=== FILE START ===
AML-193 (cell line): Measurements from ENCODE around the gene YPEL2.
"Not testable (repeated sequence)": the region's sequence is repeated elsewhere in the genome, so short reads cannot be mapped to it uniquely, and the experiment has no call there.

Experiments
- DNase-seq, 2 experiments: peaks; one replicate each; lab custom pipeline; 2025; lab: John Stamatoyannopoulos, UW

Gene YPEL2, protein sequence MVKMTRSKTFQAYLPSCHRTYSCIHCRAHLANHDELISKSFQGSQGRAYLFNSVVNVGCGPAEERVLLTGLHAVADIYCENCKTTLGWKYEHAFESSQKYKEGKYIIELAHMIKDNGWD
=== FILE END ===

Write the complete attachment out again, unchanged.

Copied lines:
AML-193 (cell line): Measurements from ENCODE around the gene YPEL2.
"Not testable (repeated sequence)": the region's sequence is repeated elsewhere in the genome, so short reads cannot be mapped to it uniquely, and the experiment has no call there.

Experiments
- DNase-seq, 2 experiments: peaks; one replicate each; lab custom pipeline; 2025; lab: John Stamatoyannopoulos, UW

Gene YPEL2, protein sequence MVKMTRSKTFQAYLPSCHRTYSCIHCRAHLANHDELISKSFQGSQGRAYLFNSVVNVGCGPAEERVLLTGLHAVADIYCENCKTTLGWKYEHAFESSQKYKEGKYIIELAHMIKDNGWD